Questions and Answers

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Click on the question for the answer below:

What are the Grounds for Divorce in Georgia?

How Long Will It Take To Get Divorced?

How Long Do I Need To Be Separated To Get A Divorce?

Can I Date While I Am Separated?

Who Will Pay The Family Expenses Until The Divorce Becomes Final?

Do I Have To Go To Court?

How Will Custody Of The Children Be Determined?

How Will Child Support Be Determined?

How Will Our Property Be Divided?

What are the Grounds for Divorce in Georgia?
There are many personal reasons for seeking a divorce. However, for legal purposes, most of these reasons fall under certain standardized categories or conditions. There are 13 conditions which constitute grounds, or justification, for divorce in Georgia. Some are more common than other, but all are recognized by law.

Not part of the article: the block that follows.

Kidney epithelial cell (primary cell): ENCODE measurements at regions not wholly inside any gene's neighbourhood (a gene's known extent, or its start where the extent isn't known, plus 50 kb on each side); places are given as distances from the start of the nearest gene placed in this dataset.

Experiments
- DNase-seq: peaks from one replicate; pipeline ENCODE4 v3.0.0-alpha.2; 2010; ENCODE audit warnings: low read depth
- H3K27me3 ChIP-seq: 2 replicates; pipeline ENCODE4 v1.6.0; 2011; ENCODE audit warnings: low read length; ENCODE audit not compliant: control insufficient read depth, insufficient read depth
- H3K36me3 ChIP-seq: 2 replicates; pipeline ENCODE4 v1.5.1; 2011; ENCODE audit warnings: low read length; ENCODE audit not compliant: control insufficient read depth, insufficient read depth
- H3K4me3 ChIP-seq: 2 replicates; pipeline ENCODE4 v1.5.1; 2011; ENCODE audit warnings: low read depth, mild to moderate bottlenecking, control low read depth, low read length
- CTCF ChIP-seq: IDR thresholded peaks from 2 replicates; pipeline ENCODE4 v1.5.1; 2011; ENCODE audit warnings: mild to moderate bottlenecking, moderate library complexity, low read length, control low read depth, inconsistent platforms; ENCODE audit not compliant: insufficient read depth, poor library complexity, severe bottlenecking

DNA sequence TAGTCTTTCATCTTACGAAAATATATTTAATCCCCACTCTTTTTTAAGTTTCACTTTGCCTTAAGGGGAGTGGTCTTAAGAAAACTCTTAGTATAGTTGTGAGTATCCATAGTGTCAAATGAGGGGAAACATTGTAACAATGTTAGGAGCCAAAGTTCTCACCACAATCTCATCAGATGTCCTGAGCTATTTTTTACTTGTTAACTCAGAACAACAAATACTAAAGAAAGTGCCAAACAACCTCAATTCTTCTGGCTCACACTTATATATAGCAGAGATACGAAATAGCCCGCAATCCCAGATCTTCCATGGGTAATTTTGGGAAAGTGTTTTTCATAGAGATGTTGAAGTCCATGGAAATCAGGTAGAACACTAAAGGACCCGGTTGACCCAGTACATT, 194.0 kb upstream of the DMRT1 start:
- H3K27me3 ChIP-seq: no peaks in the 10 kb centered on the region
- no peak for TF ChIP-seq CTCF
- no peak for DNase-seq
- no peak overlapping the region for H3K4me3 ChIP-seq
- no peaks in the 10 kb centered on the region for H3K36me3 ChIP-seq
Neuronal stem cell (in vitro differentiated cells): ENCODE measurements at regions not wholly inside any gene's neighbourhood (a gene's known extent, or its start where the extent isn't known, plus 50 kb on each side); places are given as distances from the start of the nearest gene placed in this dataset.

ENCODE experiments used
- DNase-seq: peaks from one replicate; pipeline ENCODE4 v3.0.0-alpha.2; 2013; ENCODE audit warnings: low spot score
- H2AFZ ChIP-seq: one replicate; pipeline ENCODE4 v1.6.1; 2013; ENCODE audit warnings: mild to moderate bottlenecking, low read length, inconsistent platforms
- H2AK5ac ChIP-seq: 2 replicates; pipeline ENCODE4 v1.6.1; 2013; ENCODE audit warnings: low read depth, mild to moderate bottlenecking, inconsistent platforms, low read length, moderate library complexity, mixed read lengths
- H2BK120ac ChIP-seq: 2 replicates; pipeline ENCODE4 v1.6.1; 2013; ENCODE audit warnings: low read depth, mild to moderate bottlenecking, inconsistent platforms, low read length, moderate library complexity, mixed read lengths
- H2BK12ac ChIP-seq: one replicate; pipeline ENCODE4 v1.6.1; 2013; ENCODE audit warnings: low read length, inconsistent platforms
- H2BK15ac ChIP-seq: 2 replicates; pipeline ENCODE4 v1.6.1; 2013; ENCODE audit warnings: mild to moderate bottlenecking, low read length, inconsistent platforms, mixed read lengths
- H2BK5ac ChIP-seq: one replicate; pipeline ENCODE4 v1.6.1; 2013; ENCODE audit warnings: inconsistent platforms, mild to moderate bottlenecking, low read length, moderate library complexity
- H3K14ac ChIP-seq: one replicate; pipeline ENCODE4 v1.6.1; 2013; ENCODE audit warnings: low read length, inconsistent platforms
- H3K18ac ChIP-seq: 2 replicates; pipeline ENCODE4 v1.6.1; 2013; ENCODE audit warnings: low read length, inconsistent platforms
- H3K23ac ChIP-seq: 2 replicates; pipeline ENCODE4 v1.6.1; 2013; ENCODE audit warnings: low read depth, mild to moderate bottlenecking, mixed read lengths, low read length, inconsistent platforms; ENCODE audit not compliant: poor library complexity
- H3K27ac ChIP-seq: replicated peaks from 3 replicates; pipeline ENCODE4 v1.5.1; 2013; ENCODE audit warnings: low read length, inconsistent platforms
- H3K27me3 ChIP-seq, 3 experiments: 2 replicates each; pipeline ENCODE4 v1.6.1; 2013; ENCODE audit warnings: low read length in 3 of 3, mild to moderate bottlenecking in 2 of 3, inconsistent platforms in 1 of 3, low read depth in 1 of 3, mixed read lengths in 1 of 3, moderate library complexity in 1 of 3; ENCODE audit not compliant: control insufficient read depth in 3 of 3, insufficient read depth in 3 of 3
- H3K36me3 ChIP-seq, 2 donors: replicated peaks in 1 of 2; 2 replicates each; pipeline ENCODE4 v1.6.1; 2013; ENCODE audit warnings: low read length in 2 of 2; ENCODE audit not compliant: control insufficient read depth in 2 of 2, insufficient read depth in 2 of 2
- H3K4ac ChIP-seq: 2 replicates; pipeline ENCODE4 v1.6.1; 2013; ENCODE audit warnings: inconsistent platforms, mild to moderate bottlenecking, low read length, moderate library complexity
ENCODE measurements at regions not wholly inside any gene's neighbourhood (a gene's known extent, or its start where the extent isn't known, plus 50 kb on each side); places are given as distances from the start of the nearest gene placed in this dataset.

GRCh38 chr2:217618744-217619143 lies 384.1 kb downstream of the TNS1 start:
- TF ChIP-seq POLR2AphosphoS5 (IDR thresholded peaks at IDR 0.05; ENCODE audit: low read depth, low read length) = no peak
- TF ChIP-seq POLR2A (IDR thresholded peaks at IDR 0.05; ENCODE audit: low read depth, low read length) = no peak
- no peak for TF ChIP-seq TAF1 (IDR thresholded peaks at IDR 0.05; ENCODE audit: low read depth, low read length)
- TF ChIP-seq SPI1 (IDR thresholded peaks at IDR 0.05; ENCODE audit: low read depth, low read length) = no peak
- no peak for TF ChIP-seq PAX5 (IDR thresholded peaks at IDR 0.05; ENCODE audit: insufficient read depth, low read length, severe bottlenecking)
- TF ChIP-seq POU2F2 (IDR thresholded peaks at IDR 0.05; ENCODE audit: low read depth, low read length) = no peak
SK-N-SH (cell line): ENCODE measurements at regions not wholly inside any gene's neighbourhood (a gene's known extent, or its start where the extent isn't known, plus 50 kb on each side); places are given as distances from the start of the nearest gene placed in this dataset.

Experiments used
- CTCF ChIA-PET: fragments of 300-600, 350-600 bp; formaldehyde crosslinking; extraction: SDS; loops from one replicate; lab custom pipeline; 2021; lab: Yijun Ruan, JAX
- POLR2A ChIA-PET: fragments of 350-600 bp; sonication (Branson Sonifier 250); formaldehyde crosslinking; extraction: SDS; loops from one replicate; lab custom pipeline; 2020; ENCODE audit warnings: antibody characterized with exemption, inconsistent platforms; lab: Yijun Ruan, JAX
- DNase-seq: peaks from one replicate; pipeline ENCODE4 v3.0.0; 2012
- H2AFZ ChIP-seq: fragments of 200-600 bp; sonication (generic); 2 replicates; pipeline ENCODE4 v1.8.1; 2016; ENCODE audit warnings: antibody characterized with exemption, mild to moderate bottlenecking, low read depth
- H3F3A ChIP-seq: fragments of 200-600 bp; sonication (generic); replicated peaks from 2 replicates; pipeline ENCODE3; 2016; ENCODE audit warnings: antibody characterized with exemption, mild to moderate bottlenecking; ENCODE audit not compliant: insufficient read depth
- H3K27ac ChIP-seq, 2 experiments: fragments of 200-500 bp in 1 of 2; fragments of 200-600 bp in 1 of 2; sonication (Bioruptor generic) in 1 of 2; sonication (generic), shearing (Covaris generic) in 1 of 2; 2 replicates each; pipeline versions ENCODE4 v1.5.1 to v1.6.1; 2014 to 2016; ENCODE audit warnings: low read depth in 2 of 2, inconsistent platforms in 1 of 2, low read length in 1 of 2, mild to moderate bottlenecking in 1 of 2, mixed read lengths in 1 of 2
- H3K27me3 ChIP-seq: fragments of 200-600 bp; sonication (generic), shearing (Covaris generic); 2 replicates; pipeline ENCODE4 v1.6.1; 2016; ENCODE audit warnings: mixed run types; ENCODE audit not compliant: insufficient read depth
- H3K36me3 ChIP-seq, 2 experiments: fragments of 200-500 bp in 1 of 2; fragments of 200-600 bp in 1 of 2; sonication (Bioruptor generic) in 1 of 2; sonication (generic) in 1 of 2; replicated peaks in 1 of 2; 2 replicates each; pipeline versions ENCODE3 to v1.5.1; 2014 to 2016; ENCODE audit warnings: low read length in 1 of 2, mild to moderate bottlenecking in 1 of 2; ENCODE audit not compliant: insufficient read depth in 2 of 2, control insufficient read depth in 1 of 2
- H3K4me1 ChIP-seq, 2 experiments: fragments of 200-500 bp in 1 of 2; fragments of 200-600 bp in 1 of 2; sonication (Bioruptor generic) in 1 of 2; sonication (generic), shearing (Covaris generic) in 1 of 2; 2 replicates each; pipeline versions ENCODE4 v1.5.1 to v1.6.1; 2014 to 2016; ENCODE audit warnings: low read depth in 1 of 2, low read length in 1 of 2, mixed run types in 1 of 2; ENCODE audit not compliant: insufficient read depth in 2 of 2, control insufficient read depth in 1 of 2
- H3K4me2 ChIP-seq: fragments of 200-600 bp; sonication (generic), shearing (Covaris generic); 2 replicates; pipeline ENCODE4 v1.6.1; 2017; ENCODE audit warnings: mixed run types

The marriage is irretrievably broken

Cruel treatment consisting of willful infliction of pain, bodily or emotional, by one party upon the other, which reasonably justifies fear or danger to life, limb or health.

Adultery by either of the parties after marriage

Habitual intoxication

Habitual mental illness

The conviction of either party for an offense involving moral turpitude, for which he or she is sentenced to imprisonment for two years or longer.

Willful and continued desertion by either of the parties for a period of one year.

Intermarriage by persons within the prohibited degrees of relationship

Mental incapacity at the time of the marriage.

Impotency at the time of marriage

Force, menace, duress or fraud in obtaining the marriage

Pregnancy of the wife by a man other than her husband at the time of marriage, unknown to the husband. Back to top.